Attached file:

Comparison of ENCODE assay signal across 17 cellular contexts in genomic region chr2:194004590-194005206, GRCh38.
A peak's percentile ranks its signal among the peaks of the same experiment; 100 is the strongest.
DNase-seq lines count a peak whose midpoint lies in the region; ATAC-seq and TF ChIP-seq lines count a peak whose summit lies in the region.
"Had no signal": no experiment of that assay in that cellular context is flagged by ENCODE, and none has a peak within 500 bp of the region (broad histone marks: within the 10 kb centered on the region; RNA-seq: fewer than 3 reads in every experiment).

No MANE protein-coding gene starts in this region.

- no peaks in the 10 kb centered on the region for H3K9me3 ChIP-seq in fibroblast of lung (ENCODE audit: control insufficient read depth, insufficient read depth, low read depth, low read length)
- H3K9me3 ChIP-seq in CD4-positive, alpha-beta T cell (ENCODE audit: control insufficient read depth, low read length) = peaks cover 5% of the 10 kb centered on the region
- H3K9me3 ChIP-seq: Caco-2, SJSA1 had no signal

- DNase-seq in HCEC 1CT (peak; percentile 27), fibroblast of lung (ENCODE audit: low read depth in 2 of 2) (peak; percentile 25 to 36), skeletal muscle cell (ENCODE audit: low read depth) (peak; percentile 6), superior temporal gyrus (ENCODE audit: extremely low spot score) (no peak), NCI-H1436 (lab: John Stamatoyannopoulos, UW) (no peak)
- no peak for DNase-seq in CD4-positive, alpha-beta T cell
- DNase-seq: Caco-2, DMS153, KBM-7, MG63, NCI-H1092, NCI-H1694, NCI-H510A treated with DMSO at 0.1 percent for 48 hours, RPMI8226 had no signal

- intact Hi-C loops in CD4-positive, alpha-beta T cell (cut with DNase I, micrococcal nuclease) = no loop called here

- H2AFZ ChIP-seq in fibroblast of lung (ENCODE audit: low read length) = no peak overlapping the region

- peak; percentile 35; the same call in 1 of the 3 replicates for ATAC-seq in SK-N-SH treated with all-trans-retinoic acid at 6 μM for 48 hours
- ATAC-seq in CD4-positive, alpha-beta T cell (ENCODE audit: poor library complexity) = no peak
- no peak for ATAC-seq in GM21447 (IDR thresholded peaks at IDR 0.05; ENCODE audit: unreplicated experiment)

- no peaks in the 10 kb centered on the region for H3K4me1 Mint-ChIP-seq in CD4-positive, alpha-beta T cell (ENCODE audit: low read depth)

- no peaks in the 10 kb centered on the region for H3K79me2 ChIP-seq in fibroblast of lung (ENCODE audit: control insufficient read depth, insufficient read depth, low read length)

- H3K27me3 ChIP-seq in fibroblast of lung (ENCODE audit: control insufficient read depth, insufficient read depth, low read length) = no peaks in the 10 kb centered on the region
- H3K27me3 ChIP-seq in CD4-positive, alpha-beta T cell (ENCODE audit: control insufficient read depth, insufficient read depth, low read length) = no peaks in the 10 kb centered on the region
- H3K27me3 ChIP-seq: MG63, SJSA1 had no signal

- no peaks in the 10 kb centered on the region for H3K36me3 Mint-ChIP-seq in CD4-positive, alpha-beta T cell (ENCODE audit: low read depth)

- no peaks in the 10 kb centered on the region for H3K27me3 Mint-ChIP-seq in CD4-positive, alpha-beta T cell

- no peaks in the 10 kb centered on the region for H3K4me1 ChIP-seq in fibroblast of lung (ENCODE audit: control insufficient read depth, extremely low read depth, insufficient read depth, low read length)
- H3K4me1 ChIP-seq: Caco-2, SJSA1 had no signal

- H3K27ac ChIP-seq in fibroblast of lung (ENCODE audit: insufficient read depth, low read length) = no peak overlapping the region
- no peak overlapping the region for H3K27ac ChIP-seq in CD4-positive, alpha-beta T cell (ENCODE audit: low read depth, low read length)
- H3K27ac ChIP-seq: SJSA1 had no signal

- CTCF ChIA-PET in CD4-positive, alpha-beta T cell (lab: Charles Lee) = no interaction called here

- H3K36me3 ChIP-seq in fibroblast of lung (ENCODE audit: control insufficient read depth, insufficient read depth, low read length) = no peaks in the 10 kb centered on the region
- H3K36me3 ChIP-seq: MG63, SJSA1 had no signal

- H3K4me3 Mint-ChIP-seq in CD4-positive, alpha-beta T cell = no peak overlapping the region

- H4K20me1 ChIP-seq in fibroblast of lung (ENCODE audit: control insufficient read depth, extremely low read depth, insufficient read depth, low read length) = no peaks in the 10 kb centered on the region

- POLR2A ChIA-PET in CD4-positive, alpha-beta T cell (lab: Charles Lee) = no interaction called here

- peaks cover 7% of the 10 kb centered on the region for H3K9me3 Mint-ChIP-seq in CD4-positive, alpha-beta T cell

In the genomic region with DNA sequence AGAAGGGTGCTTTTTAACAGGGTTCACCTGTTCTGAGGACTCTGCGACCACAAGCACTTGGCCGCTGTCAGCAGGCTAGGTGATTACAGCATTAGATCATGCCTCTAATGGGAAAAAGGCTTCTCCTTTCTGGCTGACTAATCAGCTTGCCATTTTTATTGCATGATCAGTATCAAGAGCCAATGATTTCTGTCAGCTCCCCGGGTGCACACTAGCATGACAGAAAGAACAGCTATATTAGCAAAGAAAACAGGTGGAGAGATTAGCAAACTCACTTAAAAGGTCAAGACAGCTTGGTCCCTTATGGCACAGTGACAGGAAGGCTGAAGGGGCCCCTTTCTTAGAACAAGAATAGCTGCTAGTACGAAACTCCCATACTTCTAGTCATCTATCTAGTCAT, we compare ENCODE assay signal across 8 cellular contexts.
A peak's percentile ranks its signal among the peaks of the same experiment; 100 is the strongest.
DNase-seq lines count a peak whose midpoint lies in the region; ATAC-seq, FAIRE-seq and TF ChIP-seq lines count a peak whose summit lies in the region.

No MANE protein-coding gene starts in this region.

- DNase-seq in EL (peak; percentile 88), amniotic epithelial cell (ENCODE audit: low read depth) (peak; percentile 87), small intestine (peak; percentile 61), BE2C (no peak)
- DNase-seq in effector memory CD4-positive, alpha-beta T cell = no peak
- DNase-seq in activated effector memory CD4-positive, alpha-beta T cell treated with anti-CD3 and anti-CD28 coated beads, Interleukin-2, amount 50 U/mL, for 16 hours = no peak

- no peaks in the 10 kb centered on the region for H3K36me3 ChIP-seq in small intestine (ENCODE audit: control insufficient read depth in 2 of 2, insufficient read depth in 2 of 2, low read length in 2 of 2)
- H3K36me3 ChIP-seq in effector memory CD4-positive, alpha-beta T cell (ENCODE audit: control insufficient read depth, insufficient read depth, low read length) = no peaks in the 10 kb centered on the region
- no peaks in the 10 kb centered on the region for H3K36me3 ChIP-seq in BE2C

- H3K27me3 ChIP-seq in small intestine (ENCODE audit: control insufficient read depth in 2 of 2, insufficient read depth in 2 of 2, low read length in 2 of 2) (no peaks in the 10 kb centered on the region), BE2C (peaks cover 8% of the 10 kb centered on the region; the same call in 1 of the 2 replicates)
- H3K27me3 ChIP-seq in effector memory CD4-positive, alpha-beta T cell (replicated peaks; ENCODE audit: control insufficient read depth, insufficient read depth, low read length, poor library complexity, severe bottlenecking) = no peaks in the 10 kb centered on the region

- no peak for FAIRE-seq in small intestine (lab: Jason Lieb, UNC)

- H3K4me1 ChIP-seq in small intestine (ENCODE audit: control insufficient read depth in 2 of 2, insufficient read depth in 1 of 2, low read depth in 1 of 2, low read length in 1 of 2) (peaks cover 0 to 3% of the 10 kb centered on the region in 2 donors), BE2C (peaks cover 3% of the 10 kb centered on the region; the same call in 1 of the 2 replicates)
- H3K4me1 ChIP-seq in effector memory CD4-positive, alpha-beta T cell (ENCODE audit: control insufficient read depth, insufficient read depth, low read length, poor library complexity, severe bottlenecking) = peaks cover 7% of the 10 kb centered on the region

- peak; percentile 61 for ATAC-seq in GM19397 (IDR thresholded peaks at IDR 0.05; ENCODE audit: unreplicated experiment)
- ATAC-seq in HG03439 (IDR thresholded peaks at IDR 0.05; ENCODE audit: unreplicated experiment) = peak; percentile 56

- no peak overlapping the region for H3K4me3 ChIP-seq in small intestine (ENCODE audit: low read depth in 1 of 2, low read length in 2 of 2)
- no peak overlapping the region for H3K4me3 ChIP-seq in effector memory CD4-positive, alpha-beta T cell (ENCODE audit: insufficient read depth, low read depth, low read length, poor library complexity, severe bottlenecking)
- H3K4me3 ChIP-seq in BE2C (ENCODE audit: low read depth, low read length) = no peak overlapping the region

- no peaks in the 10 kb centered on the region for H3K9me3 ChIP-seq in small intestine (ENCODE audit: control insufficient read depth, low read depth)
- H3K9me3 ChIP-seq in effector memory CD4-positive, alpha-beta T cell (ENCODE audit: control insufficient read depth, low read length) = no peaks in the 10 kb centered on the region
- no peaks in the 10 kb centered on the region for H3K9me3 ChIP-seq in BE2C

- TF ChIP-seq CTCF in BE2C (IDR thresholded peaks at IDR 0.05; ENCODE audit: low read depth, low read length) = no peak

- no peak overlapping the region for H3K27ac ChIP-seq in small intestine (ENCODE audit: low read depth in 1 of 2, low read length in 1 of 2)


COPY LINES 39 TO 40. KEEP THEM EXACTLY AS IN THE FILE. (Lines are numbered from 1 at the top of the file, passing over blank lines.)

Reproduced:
No MANE protein-coding gene starts in this region.

- DNase-seq in EL (peak; percentile 88), amniotic epithelial cell (ENCODE audit: low read depth) (peak; percentile 87), small intestine (peak; percentile 61), BE2C (no peak)